At my current level, however, it takes more than art and statues to still my mind at 4 a.m. It takes lots of coffee, and there wasn’t any to be found. So, I regret to report, these meditation sessions were not particularly fruitful. By the final day I had enough stored tension in my back and joints that even 30 seconds of sitting was difficult, to say nothing of 30 minutes. I was ready to go home.
Meditation for an Atheist
Now as you read these opening statements you may be wondering what use an atheist could have for meditation.
Quite a bit, as it turns out. It’s true that I think the sinister intersection of fundamentalist religious thinking and 21st century technology might be the greatest threat the modern world faces. And I also believe that there are elements of religious practice — like genital mutilation and and belief in transubstantiation — which are patently absurd and wrong and cannot be rejected forcefully or quickly enough by thinking people. If we are ever to pull ourselves by the bootstraps from the swamps of ignorance and into a better existence, vast swaths of what now goes by the name ‘religion’ will have to be dispensed with.
But religion is ancient and complex. To reject God is not to say that there aren’t threads of great value woven into the tapestry of the world’s faith traditions. There are questions of tremendous importance to human beings, like what constitutes the good life, which have mostly been addressed by religion and philosophy. Though I understand the haste to move people away from religious dogma, I worry that we risk losing something in the process.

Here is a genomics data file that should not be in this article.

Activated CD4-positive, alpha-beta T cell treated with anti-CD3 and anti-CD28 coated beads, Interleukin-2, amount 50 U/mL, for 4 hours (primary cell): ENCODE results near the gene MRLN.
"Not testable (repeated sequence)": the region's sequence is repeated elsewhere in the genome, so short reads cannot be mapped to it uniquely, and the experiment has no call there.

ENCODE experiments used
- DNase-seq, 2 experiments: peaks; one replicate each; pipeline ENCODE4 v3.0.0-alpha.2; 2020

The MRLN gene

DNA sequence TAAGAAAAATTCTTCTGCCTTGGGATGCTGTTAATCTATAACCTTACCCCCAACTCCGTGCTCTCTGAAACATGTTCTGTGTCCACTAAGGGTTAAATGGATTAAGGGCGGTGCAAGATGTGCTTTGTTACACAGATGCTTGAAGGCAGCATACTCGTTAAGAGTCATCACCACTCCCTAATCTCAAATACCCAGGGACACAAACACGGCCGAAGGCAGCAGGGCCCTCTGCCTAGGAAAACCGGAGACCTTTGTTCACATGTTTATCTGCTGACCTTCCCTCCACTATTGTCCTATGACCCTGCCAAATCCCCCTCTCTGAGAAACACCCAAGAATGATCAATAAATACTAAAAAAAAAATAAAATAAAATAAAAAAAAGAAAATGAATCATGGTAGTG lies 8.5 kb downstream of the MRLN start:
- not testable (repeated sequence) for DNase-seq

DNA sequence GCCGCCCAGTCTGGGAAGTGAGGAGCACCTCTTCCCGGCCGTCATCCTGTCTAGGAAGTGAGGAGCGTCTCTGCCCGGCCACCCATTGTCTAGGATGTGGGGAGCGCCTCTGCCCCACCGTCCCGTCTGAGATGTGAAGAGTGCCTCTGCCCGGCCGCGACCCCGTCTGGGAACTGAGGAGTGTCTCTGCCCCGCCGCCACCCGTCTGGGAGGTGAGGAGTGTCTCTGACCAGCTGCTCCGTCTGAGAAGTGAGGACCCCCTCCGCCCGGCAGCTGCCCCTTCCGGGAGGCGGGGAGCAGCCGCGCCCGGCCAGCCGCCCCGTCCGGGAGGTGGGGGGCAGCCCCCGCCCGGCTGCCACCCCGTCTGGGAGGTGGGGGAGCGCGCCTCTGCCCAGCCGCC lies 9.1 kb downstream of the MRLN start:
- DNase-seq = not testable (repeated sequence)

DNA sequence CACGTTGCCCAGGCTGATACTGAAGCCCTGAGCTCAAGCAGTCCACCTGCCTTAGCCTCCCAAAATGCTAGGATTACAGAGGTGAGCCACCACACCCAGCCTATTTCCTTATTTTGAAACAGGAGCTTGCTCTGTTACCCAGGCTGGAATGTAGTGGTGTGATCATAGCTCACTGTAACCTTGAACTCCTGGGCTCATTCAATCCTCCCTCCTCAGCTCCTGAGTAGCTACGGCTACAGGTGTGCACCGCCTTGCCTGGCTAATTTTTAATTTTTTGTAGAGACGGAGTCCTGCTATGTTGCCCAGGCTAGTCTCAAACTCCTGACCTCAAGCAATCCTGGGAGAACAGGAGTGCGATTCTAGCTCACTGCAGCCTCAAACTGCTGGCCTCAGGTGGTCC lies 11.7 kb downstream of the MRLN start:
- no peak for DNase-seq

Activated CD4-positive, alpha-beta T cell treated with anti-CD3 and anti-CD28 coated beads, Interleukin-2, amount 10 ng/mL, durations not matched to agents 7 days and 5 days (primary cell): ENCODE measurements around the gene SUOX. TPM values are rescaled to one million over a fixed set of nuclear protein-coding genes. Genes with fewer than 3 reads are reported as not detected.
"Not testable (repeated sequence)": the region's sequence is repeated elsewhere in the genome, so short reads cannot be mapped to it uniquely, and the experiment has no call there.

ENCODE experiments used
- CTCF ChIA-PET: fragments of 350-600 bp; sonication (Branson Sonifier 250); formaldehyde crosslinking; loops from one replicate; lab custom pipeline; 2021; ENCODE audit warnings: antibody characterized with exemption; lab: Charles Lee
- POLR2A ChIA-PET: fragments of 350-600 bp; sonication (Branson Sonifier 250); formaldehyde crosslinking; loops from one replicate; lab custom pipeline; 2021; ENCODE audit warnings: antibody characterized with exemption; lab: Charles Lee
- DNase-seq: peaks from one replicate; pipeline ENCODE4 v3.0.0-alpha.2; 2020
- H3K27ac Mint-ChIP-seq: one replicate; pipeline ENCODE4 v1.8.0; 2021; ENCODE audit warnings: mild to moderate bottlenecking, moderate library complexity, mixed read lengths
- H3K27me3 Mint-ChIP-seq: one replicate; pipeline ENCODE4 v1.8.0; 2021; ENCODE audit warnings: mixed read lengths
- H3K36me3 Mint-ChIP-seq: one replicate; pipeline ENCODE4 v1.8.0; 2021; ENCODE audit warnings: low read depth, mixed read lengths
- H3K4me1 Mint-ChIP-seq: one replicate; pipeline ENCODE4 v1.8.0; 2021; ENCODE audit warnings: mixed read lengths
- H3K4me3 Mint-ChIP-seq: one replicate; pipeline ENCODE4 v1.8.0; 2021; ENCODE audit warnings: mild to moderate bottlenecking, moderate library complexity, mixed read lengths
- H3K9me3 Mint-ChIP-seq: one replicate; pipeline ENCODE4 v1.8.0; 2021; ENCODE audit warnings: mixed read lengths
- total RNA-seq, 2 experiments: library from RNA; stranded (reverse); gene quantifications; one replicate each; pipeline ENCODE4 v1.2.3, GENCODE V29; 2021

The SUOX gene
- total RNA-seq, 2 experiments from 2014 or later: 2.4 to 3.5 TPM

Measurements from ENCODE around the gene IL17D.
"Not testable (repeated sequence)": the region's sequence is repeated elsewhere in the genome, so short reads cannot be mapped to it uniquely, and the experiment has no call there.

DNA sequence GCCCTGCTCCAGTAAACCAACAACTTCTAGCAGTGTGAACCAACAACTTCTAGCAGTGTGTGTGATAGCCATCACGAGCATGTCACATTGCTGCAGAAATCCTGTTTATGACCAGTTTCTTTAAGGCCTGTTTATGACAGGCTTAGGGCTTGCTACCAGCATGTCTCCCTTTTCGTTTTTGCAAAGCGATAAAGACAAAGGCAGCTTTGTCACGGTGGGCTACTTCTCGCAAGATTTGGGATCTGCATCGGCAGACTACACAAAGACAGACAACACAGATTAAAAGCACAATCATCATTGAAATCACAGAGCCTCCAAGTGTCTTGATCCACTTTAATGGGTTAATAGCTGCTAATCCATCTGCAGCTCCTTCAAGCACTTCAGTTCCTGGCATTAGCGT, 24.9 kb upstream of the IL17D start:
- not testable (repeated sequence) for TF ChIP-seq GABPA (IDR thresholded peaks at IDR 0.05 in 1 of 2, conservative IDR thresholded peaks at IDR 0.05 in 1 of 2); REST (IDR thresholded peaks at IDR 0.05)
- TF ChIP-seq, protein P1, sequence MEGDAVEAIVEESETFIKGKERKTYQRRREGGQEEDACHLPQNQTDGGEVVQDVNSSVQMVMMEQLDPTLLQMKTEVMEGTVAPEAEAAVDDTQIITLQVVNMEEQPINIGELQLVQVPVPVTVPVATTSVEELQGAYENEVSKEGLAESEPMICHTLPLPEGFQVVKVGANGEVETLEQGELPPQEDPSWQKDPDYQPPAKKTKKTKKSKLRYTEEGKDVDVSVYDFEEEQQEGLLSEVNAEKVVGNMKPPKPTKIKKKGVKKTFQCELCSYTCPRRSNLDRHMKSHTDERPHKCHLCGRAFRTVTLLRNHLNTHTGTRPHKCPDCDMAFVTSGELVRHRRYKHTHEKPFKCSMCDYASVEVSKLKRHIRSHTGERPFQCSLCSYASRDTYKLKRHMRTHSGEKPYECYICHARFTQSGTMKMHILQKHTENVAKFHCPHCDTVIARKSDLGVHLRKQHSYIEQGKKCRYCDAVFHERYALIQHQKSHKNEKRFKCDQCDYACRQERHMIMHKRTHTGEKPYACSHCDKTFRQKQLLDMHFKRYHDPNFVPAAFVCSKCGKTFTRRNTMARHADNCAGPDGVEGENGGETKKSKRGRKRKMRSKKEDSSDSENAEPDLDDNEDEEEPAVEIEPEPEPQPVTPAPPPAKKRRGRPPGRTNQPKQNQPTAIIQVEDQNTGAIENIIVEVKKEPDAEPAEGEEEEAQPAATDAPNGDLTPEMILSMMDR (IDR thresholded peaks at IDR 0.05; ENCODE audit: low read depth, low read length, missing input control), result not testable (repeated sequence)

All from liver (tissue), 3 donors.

Meditation counts among the handful of useful techniques which are embedded in a religion and are worth salvaging. I’m drawn to it in part by two things:
- It is pursuable in a completely secular context and requires no faith whatsoever.
- Even brief periods of meditative introspection can shed light on the workings of the mind.
A Hiker in an Avalanche
We’ve all likely had the experience of having a very full head, where our thoughts prevent us from going to sleep at night or make it difficult to focus on whatever task we’re performing. But the extent to which I am perpetually lost in my own internal monologue is truly astounding. If you don’t think this applies to you, spend the next thirty seconds trying to control and direct this mental flurry. Hell, spend the next thirty seconds just trying to observe it without getting caught up in it.
Difficult? Yes. Yes it is.
In this situation your attention is like a hiker and your conscious mind is like a roiling avalanche perpetually bearing down on him. The previous sentence was composed while I was trying to meditate. First came the metaphor of the hiker and the avalanche. Then I returned to focusing on my breath. I smiled internally, because the metaphor seemed clever. Back to breathing. Within ten seconds I was casting around different drafts of the sentence, trying out various phrases. Back to breathing.
Over the span of an hour I waged and lost this war for what seemed like a thousand years. Needless to say, I didn’t check “become enlightened” off my bucket list that day.